338 U.S. 294 (1949), 43, Brown v. Western Railway of Alabama
|Docket Nº:||No. 43|
|Citation:||338 U.S. 294, 70 S.Ct. 105, 94 L.Ed. 100|
|Party Name:||Brown v. Western Railway of Alabama|
|Case Date:||November 21, 1949|
|Court:||United States Supreme Court|
Argued October 19, 1949
CERTIORARI TO THE COURT OF APPEALS OF GEORGIA
In an action in a state court for damages under the Federal Employers' Liability Act, the trial court sustained a general demurrer to the complaint and dismissed the action. Under the state law, such a dismissal was a final adjudication barring recovery in any future state proceeding. The State Court of Appeals affirmed on the basis of a state rule of practice to construe pleadings "most strongly against the pleader."
1. The construction of the complaint by the state court in accordance with state practice is not binding on this Court, which will itself construe the allegations of the complaint in order to determine whether petitioner has been denied a right of trial granted him by Congress. Pp. 295-296.
2. The complaint did set forth a cause of action, and should not have been dismissed. Pp. 297-299.
A state court sustained a general demurrer to a complaint claiming damages under the Federal Employers' Liability Act, and dismissed the action. The Court of Appeals of Georgia affirmed. 77 Ga.App. 780, 49 S.E.2d 833. The Supreme Court of Georgia denied certiorari. This Court granted certiorari. 336 U.S. 965. Reversed and remanded, p. 299.
BLACK, J., lead opinion
[70 S.Ct. 106] MR. JUSTICE BLACK delivered the opinion of the Court.
Petitioner brought this action in a Georgia state court claiming damages from the respondent railroad under the Federal Employers' Liability Act. 45 U.S.C. § 51 et seq.
Respondent filed a general demurrer to the complaint on the ground that it failed to "set forth a cause of action, and is otherwise insufficient in law." The trial court sustained the demurrer and dismissed the cause of action. The Court of Appeals affirmed, 77 Ga.App. 780, 49 S.E.2d 833, and the Supreme Court of Georgia denied certiorari. It is agreed that, under Georgia law, the dismissal is a final adjudication barring recovery in any future state proceeding. The petition for certiorari here presented the question of whether the complaint did set forth a cause of action sufficient to survive a general demurrer resulting in final dismissal. Certiorari was granted, 336 U.S. 965, because the implications of the dismissal were considered important to a correct and uniform application of the federal act in the state and federal courts. See Brady v. Southern R. Co., 320 U.S. 476.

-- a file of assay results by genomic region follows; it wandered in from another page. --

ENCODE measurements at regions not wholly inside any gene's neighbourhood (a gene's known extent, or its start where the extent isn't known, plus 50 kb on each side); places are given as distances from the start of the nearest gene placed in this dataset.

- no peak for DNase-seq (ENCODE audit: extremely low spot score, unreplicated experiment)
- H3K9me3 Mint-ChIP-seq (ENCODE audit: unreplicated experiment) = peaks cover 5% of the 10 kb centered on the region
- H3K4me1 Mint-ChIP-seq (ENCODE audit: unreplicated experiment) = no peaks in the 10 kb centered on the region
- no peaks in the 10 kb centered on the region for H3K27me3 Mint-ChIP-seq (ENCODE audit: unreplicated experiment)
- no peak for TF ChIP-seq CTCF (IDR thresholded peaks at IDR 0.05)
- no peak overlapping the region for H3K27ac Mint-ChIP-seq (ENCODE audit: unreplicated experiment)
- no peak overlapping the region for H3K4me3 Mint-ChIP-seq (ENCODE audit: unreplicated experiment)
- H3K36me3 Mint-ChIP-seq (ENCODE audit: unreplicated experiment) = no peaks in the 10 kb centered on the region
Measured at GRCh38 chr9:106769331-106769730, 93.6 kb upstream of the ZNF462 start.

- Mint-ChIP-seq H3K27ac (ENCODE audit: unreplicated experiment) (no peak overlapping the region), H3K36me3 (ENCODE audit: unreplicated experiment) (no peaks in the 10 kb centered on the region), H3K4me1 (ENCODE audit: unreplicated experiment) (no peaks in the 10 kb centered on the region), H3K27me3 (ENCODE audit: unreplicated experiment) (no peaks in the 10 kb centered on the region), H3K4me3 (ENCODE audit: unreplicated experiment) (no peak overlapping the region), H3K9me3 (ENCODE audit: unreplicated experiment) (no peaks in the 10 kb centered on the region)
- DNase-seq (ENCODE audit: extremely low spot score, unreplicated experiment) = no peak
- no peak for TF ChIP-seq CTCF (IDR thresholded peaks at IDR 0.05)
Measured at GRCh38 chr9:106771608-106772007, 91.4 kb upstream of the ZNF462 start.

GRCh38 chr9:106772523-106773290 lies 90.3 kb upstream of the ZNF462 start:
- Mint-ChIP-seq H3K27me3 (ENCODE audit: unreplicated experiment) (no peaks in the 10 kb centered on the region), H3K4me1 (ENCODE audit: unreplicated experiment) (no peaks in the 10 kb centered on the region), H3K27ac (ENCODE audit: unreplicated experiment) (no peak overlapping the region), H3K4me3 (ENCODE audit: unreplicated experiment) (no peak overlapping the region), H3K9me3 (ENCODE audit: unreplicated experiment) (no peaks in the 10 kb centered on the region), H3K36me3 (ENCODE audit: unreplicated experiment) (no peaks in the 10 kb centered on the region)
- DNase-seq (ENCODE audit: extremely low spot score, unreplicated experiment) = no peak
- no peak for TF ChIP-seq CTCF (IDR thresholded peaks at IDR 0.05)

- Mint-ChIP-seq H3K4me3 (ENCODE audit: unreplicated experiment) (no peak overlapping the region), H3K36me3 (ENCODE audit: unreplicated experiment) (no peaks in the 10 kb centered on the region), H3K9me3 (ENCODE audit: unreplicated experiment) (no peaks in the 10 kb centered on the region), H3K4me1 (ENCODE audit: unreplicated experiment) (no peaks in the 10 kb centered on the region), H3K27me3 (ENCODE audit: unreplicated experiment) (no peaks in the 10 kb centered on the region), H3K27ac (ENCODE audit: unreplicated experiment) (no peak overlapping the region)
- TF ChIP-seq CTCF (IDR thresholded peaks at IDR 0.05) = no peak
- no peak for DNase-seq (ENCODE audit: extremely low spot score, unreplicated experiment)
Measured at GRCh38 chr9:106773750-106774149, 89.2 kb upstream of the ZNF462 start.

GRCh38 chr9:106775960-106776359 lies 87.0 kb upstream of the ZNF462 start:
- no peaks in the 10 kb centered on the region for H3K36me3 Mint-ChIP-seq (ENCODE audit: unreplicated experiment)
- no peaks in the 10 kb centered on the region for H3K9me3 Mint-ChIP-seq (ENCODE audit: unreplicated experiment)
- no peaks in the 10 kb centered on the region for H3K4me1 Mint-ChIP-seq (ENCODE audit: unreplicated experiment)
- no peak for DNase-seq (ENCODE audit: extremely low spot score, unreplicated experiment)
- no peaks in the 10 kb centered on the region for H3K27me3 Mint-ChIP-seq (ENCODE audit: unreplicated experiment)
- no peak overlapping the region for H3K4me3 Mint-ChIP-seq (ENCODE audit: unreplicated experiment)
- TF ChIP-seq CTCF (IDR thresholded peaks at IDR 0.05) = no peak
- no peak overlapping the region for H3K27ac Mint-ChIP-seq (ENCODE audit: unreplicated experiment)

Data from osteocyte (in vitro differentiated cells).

First. The Georgia Court of Appeals held that,
Stripped of its details, the petition shows that the plaintiff was injured while in the performance of his duties when he stepped on a large clinker lying alongside the track in the railroad yards. . . . The mere presence of a large clinker in a railroad yard cannot be said to constitute an act of negligence. . . . Insofar as the allegations of the petition show, the sole cause of the accident was the act of the plaintiff in stepping on this large clinker, which he was able to see and could have avoided.
The court reached the foregoing conclusions by following a Georgia rule of practice to construe pleading allegations "most strongly against the pleader." Following this local rule of construction, the court said that,
In the absence of allegations to the contrary, the inference arises that [the plaintiff's] vision was unobscured, and that he could have seen and avoided the clinker.
stumbled was beside the tracks due to respondent's negligence.